I’m an advocate for housing first, and for supportive services to keep people in housing. I know there are some investments in that, but it’s been very slow-moving in the city in terms of solutions. I think the tiny home villages in inner Southeast are a great initiative, and I’m glad the city prioritized hygiene stations. But I don’t think there are enough. As we know, a lot of folks that are unhoused are experiencing mental health needs. That’s why I support the Portland Street Response as an opportunity to remove weapons and force from a situation to support people who are in crisis, but it hasn't been fully backed by City Council.

That brings us to the police. The role that police play in Portland has been a central discussion in City Hall for the past year. What is your stance on policing in Portland?
I believe in a community-centered approach to law enforcement. Communities, especially communities of color, don’t trust the police, and for very good reasons. I believe the Portland Police Bureau needs to be demilitarized. The way they have behaved in the past year, especially in regards to protests, it’s frankly ridiculous. The fact that the federal police are allowed to terrorize our city... the fact that the Proud Boys are allowed to come in our city and there are no repercussions… but when people are protesting in the streets for the good of Portland, they’re met with violence. That’s wrong.

Of course crime is up in this city because people are angry, people are in pain, and things aren't getting better. But I do not believe that the police need to respond to everything. At some point, we need to focus on preventing crime instead of just responding to it. That kind of prevention comes from the community. We need to invest in our community in other ways, and actually listen to the community. My hope in this race is to center Portlanders in all decisions. As commissioner, I won’t just be accountable to bureaus in my portfolio, I’ll be accountable to Portlanders first, especially Portlanders living on the margins because they’ve been ignored for so long.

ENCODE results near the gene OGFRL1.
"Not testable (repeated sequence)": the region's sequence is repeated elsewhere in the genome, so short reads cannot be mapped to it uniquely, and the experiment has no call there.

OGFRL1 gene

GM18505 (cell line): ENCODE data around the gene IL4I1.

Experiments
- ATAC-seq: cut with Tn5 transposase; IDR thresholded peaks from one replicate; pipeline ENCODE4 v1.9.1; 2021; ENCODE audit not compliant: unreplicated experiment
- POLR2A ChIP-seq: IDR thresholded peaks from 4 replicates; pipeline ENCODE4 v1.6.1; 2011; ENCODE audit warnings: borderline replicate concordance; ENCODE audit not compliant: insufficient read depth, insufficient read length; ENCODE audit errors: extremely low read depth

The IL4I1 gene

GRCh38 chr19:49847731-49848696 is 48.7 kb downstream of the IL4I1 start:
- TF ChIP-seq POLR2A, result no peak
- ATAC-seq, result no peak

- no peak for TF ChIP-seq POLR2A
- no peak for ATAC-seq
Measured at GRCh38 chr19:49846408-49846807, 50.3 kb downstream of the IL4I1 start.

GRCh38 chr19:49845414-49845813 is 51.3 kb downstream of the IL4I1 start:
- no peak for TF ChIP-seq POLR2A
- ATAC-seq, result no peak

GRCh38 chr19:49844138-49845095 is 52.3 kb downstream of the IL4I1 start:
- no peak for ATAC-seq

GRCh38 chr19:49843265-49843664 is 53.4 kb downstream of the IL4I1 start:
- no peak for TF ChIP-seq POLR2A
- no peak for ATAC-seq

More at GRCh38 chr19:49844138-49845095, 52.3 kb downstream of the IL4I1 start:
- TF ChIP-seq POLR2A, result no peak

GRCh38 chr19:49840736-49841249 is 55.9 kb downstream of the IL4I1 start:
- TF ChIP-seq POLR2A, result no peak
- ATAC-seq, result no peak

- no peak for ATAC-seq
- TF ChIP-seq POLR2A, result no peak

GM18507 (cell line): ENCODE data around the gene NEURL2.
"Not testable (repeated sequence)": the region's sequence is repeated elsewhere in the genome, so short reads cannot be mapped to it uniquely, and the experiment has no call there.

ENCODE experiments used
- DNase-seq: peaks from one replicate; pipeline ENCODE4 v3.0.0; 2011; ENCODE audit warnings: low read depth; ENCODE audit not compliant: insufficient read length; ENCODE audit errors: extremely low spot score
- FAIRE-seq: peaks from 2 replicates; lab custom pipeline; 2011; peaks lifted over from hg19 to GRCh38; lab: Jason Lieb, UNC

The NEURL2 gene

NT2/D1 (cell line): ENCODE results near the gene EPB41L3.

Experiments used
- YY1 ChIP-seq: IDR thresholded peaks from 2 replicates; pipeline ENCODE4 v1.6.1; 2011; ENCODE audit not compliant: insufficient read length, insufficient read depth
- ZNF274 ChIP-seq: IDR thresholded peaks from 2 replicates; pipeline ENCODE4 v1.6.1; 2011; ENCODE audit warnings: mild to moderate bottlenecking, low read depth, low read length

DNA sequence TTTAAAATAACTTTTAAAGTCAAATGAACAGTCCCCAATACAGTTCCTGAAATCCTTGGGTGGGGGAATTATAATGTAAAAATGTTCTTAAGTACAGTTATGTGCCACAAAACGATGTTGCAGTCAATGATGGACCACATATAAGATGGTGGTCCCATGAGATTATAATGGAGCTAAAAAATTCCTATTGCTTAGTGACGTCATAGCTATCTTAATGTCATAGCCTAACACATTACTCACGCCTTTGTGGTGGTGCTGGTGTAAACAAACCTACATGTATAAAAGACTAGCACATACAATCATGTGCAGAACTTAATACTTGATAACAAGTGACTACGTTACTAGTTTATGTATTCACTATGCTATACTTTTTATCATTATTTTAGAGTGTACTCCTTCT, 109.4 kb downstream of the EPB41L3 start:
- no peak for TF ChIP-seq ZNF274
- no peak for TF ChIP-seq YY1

What does community engagement look like to you? What work will you do to make sure you're representing all Portlanders?
I'll tell you what I don't want to do first: I don't want to host more forums or feedback sessions. I don't want people to tell me the same things they’ve been telling City Council for years, with no changes. I want to do. I want to put action behind what people have said they’ve needed. I have participated in listening sessions and seen nothing come from them. What the community needs is not another set of broken promises, they need to trust that someone will amplify their voice. For me, that means relationship-building in new communities, being involved in community events, and doing what I can to support community members. A lot of people of color don't feel comfortable speaking before City Council. My goal is to flip the narrative, to create pathways for all Portlanders to participate in politics and have their voices heard. That starts with going to them, not waiting for them to come to City Hall.

Are there any other issues you'd like to prioritize if elected?
I want to see some changes in our transportation system. Depending on where you live in Portland, it can be pretty inaccessible to get around. We need more transit centers. We need sidewalks, more bike lanes, and more street lights everywhere—I see how this impacts people living in East Portland all the time. We need to see an equitable commitment to transportation. I'd also like to focus on community wellness, which to me means equitable access to green spaces wherever you live in the city. I want people to feel safe getting outside in their neighborhood.